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Assertiveness 101

By Sarah Wesch

When people hear the word assertive, negative connotations often come to mind. Things like "pushy" or "selfish" or even "nag" or "jerk." But, in reality, being assertive means that you communicate your own needs and wants in a way that is respectful to others. People confuse assertiveness with aggressive behavior, which is getting your own needs and wants meant at the expense of others. Often, in an attempt to avoid being aggressive or selfish, people revert to passive behavior, allowing others' needs and wants to always come first.

A Continuum of Behavior

Everyone falls along the continuum from completely passive behavior to very aggressive behavior. Often, this may vary. We may behave passively in some situations (e.g. at work) and aggressively in others (e.g. with family.) Ideally, we would all work to balance our needs and wants with those of others. Where do you fall on the continuum? Check out this quiz, published on another website, to help assess your level of assertiveness:

How To Change

If you're like most people, you aren't perfectly assertive all the time. Sometimes, you might not feel like you can stand up for what you need or want. Othertimes, you might not take the needs and wants of others into consideration. Here are some communication strategies that can help you communicate more assertively:

1. Know Your Rights

You have the right to say "no." You have the right not to have to justify your decisions to others. You have a right to express your feelings. You have the right not to take responsibility for the behavior of others. You have the right to expect others to do/pay their fair share. You have the right to expect honesty from others. You have the right to make mistakes. You have the right to go places and see people without accounting for your whereabouts to a friend or significant other.

What other rights might you have? Right now, what rights do you feel are being infringed upon? Are there any situations in which you aren't respecting the rights of others?

2. Express Yourself Clearly and Succinctly (Repeat as Needed)

When you've identified a situation in which you need to be more assertive, try to phrase your request in a simple, fact-based way. For instance, a common situation for college students is having a roommate who is late on rent. A simple phrase could be "The rent was due last Tuesday. I need you to pay your share." Often, the person will start making excuses. At that point, you can repeat yourself "I still need you to pay your share." If the roommate doesn't come forward with the rent, you may need to give a consequence "I need you to pay your share, or you will need to move out."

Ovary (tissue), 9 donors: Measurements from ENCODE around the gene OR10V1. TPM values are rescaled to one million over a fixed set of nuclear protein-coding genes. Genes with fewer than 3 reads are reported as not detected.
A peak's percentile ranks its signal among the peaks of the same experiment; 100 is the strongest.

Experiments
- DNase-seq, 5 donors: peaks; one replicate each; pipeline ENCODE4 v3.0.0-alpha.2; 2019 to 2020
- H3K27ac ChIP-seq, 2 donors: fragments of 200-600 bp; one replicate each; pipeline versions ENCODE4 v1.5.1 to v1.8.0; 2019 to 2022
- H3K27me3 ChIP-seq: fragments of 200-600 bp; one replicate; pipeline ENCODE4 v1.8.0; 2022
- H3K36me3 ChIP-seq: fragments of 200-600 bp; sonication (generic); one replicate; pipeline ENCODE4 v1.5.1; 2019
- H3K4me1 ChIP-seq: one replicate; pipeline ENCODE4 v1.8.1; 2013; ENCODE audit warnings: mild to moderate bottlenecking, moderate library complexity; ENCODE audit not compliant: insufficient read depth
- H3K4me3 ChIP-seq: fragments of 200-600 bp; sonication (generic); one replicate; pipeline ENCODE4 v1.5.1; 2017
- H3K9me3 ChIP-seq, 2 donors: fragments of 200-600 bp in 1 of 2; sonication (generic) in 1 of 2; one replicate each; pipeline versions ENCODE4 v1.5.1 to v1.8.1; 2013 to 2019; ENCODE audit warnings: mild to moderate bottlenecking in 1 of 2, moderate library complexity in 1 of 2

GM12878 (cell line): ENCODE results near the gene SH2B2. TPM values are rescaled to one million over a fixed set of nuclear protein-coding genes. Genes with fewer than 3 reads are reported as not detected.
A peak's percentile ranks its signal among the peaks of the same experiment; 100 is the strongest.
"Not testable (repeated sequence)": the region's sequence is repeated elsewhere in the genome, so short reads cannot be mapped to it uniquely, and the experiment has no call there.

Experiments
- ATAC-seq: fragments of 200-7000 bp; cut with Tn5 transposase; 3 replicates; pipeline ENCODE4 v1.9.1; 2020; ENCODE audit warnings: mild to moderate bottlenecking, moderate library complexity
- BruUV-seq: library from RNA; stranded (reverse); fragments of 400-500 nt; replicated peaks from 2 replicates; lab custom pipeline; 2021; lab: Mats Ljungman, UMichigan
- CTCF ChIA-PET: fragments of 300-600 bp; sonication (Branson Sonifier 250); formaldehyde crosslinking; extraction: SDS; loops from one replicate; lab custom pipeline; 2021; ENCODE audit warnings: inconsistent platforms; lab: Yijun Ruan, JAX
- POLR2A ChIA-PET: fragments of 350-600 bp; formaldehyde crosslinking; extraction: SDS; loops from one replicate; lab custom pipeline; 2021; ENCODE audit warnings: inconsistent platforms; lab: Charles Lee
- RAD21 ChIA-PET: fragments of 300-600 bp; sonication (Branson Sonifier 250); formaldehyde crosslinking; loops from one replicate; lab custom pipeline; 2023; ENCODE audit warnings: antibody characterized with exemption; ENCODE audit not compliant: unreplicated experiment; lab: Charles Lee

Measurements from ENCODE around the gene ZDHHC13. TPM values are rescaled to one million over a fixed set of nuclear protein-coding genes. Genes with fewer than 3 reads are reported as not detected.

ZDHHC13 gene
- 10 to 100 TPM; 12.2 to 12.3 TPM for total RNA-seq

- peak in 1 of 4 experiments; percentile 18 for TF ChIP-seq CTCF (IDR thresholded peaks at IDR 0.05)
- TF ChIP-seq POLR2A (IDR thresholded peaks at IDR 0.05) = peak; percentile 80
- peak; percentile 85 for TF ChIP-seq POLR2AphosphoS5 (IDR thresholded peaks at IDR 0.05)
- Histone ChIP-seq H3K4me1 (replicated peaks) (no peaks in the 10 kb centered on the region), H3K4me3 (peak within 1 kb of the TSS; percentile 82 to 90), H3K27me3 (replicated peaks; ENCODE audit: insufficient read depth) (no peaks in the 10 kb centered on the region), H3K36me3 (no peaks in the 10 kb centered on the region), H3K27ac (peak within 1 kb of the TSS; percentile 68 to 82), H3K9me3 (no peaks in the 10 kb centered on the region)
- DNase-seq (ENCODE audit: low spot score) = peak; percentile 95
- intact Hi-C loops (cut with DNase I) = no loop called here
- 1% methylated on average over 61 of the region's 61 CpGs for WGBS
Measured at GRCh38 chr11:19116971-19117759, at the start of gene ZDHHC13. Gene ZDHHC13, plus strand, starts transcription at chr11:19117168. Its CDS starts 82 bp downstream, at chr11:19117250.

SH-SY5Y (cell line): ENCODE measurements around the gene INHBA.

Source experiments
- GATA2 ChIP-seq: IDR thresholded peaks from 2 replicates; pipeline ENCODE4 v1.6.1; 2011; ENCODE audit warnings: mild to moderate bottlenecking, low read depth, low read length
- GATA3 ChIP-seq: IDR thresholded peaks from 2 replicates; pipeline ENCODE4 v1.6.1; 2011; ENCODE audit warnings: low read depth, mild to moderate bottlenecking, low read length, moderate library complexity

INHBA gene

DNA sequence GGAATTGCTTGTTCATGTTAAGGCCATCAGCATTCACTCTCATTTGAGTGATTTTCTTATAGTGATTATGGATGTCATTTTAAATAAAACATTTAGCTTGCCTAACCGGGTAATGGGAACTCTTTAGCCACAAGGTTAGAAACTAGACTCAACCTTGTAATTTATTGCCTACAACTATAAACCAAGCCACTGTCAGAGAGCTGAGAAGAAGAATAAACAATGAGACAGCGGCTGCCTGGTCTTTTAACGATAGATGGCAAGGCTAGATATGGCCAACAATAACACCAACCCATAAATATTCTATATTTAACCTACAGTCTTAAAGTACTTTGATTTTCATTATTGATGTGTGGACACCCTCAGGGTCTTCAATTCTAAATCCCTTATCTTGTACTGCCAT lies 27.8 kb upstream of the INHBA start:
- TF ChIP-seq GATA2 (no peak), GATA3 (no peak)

3. Use "I Statements"

When we try to resolve a conflict, we often turn to accusations and name calling. By taking this approach, we make it difficult for the other person to hear our point of view. Rather than focusing blame on the other person, focus on describing the situation and your feelings. For instance, if your friend often leaves you waiting, you could say "When you arrive later than we said we would meet, I feel hurt and disrespected."

4. Say "No."

One area that can be difficult is turning down requests. College students can find themselves overwhelmed with activities because they find it hard to say "no." You may find that you feel like you have to justify why you are saying "no" but this is not the case. A simple "no" or "no, thank you for asking" is enough. If you are prone to saying "yes" too easily, you may want to start by saying "Let me give that some thought." That will buy you the time you need to really decide if you have room in your life for one more activity.

Need More Help?

If you find that you are struggling to communicate assertively and it is having a negative impact on your life, it may be time to make an appointment with a therapist. For students at Kansas State University, you are eligible for counseling through KSU Counseling Services. Follow this link for information on how to make an appointment.

Assertiveness 101 (pdf)

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